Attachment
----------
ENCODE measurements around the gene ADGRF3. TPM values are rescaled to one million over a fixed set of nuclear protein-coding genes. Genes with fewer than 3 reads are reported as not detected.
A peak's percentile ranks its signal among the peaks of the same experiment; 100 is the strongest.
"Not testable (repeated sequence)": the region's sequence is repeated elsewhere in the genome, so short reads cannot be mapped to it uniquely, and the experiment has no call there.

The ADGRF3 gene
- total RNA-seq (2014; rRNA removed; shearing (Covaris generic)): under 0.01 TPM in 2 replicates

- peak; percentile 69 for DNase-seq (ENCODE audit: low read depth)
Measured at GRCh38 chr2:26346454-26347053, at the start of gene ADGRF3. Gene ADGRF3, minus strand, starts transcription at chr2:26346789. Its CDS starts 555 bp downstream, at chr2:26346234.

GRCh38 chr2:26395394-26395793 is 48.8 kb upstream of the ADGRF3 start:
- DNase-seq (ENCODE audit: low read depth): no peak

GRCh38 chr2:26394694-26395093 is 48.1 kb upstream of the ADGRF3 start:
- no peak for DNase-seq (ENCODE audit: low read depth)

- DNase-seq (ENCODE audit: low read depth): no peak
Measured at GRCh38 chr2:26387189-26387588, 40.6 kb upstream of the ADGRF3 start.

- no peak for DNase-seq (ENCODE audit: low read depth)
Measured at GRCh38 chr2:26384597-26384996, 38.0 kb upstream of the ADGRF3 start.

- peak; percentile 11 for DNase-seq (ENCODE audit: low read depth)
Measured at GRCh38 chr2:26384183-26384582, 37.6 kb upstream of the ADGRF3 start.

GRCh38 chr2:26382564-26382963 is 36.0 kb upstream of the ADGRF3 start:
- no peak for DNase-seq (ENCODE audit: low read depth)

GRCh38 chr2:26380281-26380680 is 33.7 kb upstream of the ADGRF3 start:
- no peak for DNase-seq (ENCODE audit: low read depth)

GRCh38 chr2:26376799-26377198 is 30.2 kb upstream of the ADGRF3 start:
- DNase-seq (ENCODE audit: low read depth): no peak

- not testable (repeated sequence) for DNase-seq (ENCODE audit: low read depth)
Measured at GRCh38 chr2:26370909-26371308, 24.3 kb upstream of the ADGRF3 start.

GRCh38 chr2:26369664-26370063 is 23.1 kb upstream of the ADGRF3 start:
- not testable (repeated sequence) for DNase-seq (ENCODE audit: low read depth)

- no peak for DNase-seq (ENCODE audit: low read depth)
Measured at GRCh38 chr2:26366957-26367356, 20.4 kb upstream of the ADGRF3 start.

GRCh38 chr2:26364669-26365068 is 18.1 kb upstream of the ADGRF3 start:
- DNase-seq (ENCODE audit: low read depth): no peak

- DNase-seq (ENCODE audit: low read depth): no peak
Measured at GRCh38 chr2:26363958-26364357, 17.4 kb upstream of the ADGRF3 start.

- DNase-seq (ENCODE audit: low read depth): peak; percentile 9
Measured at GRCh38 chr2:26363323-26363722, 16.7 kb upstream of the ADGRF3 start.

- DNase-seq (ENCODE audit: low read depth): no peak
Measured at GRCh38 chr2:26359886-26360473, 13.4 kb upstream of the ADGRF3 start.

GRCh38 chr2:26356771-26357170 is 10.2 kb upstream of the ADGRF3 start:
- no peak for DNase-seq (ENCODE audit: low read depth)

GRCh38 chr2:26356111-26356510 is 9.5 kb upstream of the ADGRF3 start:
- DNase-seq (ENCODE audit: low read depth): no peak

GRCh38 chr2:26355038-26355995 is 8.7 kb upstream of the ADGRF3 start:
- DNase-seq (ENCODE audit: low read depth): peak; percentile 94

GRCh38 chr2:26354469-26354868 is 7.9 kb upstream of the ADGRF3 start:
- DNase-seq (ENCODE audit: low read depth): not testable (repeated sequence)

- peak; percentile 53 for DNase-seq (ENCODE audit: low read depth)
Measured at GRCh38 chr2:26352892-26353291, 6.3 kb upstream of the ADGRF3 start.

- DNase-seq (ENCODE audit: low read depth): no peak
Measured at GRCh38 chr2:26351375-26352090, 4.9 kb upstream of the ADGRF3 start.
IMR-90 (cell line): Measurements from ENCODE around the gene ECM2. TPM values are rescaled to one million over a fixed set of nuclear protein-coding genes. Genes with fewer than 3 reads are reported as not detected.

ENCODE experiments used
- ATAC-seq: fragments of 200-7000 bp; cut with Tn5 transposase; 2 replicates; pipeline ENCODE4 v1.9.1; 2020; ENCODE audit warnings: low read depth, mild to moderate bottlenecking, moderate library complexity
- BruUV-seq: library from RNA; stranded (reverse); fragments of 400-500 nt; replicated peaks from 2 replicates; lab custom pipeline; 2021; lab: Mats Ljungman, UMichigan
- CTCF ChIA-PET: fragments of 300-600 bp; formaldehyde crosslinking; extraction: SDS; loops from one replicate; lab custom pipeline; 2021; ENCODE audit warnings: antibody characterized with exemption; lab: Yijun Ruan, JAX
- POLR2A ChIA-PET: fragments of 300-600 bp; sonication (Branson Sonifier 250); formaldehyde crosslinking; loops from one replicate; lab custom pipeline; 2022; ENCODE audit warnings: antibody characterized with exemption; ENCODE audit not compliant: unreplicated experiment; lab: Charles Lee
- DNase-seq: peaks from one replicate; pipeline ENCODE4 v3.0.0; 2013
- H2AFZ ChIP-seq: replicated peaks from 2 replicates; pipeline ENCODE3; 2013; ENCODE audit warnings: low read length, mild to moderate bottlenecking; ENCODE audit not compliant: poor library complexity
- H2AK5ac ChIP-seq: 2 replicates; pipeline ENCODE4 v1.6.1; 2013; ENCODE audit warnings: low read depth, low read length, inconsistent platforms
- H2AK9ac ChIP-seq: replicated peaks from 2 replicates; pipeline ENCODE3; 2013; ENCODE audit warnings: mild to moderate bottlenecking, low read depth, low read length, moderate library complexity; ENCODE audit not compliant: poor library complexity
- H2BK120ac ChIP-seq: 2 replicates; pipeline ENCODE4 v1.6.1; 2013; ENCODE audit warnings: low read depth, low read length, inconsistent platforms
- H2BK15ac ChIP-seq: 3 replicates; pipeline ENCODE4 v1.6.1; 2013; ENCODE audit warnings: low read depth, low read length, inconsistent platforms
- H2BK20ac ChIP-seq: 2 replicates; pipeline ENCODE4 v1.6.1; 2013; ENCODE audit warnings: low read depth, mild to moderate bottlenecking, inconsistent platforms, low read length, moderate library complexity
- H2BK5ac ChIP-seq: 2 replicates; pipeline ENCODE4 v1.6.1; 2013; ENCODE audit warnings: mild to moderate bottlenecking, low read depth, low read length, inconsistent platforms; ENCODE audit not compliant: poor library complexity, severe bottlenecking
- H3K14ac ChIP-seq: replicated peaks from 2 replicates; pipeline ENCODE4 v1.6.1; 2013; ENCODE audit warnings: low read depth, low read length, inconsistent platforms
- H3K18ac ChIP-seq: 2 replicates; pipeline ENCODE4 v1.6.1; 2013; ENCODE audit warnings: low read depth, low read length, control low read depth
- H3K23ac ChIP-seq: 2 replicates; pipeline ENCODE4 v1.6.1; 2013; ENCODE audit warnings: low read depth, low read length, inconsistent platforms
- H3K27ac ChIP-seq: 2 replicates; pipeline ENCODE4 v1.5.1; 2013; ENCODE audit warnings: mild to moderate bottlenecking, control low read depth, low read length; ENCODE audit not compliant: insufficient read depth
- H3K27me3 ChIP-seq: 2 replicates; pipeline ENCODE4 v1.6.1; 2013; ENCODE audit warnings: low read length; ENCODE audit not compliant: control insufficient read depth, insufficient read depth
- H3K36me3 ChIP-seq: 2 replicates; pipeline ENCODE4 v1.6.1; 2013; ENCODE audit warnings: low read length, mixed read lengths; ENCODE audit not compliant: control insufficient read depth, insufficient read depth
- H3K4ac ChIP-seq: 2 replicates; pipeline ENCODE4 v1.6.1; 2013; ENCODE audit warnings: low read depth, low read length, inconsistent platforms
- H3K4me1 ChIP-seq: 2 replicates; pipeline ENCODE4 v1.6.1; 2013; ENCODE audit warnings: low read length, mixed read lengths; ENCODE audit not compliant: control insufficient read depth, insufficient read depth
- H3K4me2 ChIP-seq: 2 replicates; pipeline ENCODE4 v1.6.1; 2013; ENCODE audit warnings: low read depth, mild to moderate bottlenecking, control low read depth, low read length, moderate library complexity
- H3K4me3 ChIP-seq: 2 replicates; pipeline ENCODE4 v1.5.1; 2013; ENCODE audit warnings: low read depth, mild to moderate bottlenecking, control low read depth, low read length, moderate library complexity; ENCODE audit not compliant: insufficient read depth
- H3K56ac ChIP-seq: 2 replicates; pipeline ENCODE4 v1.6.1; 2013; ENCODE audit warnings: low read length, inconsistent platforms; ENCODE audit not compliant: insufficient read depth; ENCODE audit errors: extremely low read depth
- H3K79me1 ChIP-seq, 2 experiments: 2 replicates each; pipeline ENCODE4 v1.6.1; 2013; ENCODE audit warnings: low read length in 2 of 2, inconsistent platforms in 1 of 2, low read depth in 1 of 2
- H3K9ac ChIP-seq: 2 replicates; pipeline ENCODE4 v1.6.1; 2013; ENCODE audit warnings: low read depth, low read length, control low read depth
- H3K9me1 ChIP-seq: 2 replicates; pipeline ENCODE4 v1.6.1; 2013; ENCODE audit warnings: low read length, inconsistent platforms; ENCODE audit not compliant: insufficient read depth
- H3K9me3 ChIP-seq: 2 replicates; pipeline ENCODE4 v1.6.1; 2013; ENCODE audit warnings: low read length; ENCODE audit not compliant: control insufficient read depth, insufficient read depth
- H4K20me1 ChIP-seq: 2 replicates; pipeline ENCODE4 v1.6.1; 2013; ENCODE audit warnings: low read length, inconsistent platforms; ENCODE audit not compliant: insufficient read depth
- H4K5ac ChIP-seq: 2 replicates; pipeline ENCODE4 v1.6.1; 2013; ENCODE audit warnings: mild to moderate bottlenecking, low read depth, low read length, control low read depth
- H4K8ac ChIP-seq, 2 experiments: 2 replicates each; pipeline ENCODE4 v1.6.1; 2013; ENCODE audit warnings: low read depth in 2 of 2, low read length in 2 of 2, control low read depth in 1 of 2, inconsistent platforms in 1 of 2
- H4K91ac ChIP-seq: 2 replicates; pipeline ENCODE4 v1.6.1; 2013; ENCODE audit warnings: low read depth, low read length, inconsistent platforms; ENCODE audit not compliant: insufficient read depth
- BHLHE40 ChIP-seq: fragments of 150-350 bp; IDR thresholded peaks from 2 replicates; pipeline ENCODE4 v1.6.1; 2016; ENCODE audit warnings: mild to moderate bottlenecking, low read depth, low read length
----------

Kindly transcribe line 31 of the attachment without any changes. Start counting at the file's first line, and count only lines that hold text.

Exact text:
- DNase-seq (ENCODE audit: low read depth): no peak